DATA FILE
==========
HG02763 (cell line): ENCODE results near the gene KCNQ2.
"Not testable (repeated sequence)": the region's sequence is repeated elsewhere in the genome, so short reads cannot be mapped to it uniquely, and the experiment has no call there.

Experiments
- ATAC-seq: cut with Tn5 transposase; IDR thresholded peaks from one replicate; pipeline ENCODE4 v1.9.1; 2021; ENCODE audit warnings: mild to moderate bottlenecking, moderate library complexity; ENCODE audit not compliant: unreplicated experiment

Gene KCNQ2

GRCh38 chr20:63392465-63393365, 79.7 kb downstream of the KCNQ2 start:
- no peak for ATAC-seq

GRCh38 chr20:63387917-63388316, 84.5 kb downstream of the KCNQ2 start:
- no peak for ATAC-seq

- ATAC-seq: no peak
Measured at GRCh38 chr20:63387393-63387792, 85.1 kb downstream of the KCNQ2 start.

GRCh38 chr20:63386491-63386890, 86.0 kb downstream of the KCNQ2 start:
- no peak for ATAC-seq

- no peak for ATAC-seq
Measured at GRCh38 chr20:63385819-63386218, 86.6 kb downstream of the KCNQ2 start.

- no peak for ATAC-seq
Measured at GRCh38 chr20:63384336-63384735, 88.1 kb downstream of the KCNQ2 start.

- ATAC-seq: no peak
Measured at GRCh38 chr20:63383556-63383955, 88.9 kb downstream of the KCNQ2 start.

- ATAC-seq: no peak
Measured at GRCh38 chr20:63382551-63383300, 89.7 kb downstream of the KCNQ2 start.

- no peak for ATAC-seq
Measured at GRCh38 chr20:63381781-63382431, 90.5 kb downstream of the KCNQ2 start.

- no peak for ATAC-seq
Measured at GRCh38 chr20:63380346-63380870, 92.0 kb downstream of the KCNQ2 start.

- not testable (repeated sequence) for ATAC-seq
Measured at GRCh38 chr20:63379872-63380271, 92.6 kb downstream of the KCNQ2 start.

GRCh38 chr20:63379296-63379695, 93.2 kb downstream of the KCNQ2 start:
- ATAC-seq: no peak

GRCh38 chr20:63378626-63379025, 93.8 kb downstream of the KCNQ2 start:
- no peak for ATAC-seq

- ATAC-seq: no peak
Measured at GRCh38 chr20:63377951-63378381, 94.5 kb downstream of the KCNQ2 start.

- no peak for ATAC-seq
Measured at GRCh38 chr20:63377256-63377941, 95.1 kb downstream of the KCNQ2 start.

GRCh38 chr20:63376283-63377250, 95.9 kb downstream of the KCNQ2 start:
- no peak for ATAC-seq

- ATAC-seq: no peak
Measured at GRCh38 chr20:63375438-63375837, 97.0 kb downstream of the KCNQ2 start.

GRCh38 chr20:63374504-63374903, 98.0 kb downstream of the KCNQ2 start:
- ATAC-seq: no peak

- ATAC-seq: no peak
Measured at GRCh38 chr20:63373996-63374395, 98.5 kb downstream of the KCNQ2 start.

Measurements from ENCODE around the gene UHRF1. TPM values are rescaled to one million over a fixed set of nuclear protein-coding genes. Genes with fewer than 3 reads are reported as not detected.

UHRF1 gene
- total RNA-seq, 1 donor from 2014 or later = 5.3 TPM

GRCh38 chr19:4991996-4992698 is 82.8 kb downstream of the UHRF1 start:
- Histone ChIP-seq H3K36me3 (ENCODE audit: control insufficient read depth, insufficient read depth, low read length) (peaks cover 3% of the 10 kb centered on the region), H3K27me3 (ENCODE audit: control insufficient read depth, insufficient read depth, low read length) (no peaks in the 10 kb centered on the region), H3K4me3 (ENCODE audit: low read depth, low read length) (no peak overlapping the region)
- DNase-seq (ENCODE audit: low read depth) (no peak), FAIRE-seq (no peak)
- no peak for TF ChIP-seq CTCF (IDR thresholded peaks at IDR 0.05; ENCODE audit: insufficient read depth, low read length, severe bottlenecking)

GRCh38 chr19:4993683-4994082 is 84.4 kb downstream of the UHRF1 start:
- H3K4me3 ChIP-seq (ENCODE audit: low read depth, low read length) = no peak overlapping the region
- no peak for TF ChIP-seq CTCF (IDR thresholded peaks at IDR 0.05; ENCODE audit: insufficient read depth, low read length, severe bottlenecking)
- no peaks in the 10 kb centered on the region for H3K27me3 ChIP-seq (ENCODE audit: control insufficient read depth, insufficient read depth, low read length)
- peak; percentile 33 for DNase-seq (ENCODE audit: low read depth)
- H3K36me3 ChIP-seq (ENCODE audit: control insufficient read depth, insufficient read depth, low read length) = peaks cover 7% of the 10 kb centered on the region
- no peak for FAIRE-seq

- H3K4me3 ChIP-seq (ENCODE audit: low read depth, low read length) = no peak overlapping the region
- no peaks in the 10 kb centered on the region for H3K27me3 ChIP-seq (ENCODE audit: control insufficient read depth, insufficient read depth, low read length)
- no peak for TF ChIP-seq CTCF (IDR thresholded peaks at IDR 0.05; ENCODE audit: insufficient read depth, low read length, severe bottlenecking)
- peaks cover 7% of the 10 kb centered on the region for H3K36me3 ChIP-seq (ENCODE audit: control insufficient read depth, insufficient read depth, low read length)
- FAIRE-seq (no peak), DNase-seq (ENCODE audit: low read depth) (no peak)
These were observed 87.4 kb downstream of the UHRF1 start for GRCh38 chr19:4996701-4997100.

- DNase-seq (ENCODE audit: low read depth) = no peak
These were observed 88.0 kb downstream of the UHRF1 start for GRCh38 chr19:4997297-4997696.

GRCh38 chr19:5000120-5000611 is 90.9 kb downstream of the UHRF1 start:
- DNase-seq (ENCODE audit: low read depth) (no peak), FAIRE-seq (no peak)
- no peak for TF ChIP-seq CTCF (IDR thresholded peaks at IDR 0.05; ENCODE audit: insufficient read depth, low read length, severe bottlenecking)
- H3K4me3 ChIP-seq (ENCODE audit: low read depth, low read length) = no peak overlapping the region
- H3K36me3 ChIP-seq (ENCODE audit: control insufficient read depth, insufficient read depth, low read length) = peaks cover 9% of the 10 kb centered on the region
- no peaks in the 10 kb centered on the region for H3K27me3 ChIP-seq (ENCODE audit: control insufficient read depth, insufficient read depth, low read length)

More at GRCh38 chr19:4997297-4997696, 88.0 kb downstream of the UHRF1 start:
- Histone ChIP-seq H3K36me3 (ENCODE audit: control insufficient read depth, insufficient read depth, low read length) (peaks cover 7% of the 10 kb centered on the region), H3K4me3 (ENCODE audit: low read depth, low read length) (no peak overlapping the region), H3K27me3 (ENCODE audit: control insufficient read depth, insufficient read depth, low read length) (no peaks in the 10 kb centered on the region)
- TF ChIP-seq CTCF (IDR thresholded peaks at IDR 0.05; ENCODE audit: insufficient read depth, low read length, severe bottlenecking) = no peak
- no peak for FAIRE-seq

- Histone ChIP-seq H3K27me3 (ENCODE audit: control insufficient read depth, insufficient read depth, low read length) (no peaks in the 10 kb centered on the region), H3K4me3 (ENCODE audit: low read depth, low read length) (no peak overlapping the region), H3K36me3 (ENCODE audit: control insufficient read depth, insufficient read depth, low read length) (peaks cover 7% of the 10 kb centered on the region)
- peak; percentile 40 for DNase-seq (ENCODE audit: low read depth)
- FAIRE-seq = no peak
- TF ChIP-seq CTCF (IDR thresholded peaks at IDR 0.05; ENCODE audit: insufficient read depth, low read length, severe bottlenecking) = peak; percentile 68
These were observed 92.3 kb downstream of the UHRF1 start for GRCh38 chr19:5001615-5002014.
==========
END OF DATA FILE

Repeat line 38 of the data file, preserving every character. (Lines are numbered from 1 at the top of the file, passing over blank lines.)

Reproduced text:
- ATAC-seq: no peak